But what is not fiction is that large swaths of the human race have twisted their minds up so badly as to believe that this monstrous fictional behavior somehow represents the absolute embodiment of good. That people are willing to accept that violent, debased acts we would never accept from people under ordinary circumstances somehow become the ultimate in beauty and love if they are commanded by God. There is no way that training yourself to think like that cannot be damaging to the mind.

Even if this being existed, that would be sick. That there’s even the possibility that he doesn’t exist, and people do this shit anyway, is nothing short of enraging.

OK… rant over. Let’s finished the deranged story of Jephthah so we can move on.

After all this goes down, some of the tribe of Ephraim show up on Jephthah’s doorstep. They’re all pissed off that he went and killed the Ammonites without inviting them to come join in the slaughter, and consequently they threaten to burn his house down. Jephthah replies that since they’d never come to help when the Ammonites raided in the past, he just assumed that he couldn’t rely on the Ephraimites and decided he’d kill the Ammonites himself. This didn’t sit well with the Ephraimites, and touched off a war between them and Jephthah’s people.

So now we have two different groups of God’s followers killing each other over who denied who the opportunity to kill another group of people. Tell me that’s not insane.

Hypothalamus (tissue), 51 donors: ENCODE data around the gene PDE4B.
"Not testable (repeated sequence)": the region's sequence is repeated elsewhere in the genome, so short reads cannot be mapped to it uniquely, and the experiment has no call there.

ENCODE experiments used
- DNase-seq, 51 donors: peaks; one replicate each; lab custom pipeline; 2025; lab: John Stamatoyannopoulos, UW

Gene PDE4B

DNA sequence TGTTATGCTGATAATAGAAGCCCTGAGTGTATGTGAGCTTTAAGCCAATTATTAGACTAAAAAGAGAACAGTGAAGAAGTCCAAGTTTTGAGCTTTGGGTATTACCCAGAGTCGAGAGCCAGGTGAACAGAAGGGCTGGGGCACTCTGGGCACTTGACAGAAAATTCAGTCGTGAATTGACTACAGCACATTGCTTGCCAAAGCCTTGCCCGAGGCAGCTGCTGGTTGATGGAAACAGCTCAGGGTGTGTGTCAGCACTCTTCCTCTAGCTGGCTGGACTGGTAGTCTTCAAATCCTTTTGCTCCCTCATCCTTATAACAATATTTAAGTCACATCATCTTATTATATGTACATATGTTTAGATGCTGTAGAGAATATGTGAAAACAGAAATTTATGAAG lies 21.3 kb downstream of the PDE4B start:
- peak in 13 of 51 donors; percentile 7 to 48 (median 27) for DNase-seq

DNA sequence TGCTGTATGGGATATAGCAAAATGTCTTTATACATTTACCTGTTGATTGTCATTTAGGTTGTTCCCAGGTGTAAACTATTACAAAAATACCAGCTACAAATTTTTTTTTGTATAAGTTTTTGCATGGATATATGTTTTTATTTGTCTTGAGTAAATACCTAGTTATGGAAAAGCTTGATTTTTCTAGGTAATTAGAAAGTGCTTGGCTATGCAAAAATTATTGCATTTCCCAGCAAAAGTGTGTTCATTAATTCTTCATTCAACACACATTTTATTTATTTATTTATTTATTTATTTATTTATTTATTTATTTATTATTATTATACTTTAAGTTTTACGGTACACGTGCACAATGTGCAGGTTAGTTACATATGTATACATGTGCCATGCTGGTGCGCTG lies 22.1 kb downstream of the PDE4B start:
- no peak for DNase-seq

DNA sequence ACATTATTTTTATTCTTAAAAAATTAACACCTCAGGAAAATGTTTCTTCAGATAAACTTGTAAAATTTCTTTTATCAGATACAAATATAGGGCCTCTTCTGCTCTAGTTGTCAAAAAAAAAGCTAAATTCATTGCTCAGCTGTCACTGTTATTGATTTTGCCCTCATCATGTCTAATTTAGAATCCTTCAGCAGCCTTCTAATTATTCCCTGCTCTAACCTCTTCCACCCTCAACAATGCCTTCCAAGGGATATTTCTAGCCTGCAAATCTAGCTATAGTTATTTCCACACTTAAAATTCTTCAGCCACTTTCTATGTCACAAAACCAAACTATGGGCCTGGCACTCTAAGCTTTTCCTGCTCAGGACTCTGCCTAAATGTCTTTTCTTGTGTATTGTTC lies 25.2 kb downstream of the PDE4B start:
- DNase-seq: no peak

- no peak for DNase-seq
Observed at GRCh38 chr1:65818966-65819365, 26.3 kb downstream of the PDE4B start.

Jephthah wins this conflict as well, and his troops seize the fords between their land and that of the Ephraimites. And rather than just letting the Ephraimites flee back home (remember, they are just another tribe of Israelites after all), they kill every poor sonuvabitch who tries to cross the river. Some of the Ephraimites try to pass themselves off as Jephthah’s people in order to be allowed to cross, but the guards test them by making them say the word “Shibboleth.” Apparently the Ephraimites spoke with a different accent and weren’t able to pronounce that word correctly, so the guards killed anyone who couldn’t say it right.

All in all, we’re told that Jephthah’s army killed 40,000 Ephraimites.

Jephthah would go on to live and “judge Israel” a further six years before dying.

We’ll jump real quick through a few names, since the Bible doesn’t rate the next few judges as having any real stories to tell. Ibzan judged for seven years, and had thirty sons and thirty daughters. After him, Elon judged for ten years, and was otherwise so inconsequential that the Bible doesn’t mention anything about even his sons or daughters. Then Abdon had his eight years, and he had forty sons and thirty grandsons who rode seventy donkeys between them (why the fuck do the donkeys keep getting a mention?).

And that’s it for today. Hope y’all are well until next time and beyond, and that nobody has nightmares about their dismembered daughters being sacrificed on altars.